Martin’s Kelowna Accord Bill Passes In Commons

Thursday, March 22, 2007 at 14:41



Former Prime Minister Paul Martin’s bill to resurrect the $5.1-billion Kelowna Accord deal passed in the House of Commons last night.


The Opposition parties backed the bill, but Conservative MPs opposed the measure to implement what the previous Liberal government promised for Aboriginal health, education, housing and wealth creation.


Under parliamentary rules, a private member’s bill can’t compel a sitting government to spend any money – and the Tories are indicating they won’t.


But Martin says his bill has essentially become law, and the government should respect the law the way it expects Canadian citizens to obey laws.


A former Tory MP is defending the Conservative government’s handling of the issue.


Jeremy Harrison says the Liberals are being “hypocritical”. He argues they had 13 years to prove they were serious about Aboriginal issues, but didn’t.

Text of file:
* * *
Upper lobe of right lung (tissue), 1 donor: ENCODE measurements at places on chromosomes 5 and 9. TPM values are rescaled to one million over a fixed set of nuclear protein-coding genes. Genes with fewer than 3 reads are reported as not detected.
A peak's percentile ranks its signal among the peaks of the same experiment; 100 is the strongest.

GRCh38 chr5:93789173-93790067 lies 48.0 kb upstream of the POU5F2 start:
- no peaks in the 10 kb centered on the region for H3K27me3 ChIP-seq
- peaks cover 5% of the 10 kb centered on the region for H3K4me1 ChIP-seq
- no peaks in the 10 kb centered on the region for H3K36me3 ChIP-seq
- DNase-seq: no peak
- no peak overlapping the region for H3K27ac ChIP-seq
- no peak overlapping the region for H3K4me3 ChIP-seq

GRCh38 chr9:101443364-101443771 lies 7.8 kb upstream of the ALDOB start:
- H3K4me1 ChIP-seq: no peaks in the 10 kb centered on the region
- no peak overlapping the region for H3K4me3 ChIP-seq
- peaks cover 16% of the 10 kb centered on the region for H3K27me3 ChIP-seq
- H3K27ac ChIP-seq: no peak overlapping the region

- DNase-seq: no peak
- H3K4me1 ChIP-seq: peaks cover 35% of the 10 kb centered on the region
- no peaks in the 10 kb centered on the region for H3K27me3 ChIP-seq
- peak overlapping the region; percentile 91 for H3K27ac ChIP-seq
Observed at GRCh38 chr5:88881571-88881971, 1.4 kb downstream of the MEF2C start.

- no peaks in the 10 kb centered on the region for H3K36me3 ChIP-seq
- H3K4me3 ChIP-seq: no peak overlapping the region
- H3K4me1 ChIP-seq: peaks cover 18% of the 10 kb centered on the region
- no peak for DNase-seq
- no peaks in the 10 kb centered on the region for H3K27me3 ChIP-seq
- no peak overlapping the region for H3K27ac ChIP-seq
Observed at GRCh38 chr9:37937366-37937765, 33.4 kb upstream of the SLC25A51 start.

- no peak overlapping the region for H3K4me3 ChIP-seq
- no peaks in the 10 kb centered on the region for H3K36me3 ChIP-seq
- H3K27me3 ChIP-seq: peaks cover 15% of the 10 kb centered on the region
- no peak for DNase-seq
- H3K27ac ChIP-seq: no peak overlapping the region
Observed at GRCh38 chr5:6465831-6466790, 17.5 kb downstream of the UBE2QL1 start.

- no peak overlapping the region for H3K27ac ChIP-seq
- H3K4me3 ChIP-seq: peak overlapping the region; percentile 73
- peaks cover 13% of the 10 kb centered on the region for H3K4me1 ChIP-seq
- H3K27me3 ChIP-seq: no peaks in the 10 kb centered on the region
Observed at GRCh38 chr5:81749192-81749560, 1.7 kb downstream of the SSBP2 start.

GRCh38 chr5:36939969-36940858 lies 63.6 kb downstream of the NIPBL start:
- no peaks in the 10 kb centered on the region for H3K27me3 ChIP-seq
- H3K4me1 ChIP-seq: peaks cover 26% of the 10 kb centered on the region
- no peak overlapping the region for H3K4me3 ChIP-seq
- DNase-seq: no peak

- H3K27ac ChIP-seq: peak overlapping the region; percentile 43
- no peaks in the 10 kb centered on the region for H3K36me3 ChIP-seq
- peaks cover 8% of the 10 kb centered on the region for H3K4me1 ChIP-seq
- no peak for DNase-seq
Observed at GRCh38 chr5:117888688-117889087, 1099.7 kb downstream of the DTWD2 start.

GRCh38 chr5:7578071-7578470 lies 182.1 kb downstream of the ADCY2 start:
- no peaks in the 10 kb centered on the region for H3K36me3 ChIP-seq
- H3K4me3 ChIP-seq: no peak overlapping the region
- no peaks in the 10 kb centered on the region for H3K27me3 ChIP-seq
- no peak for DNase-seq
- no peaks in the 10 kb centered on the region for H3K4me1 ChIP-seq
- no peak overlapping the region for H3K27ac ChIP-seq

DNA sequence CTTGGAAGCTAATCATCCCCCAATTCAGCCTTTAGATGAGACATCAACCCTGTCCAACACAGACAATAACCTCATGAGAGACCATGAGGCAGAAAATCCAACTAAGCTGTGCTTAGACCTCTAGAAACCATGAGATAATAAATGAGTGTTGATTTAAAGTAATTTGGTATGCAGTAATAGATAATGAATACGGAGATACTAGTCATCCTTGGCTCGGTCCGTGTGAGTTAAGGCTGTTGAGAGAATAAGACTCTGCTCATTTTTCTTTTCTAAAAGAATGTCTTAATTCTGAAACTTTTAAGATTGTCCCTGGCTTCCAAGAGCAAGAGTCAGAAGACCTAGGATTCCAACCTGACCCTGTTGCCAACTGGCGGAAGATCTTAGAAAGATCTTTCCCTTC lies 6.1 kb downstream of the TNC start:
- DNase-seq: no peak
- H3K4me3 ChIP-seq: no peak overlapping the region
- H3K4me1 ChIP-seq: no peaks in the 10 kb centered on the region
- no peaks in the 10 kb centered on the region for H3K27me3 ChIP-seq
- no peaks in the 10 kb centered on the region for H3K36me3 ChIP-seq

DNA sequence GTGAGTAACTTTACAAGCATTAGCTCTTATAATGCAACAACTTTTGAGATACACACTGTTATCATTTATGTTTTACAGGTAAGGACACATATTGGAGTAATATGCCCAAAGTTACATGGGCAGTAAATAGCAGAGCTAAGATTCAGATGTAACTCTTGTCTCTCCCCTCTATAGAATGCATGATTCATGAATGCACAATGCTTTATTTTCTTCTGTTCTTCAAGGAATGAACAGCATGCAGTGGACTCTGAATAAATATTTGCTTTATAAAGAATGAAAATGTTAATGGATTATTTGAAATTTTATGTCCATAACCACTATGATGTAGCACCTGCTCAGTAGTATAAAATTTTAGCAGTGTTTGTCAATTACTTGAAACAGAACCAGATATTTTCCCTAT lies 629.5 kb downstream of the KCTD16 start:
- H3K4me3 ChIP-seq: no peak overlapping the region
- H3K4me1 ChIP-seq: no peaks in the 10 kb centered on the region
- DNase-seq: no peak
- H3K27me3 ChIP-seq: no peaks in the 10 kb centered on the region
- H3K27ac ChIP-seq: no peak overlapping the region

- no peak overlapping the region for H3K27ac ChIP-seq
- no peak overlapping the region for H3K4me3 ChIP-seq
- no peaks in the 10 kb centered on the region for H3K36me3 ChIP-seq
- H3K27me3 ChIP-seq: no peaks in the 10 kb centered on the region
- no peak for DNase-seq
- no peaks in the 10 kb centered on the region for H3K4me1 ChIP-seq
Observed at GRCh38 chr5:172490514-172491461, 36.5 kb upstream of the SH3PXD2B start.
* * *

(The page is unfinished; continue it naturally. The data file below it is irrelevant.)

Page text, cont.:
Harrison says when the Tories took over after last year’s election, the federal books showed the Liberals didn’t book the money promised in the accord into the fiscal framework. He contends that proves the Liberals weren’t ready to follow through on their promises made at Kelowna.


He insists the Conservatives are producing tangible results for Aboriginal Canadians — noting the $4-billion residential school compensation agreement and the multi-million-dollar Primrose Lake Air Weapons Range settlement for northwest Saskatchewan Métis communities were both settled in the first 13 months of the Tories’ regime.


(with files from Broadcast News)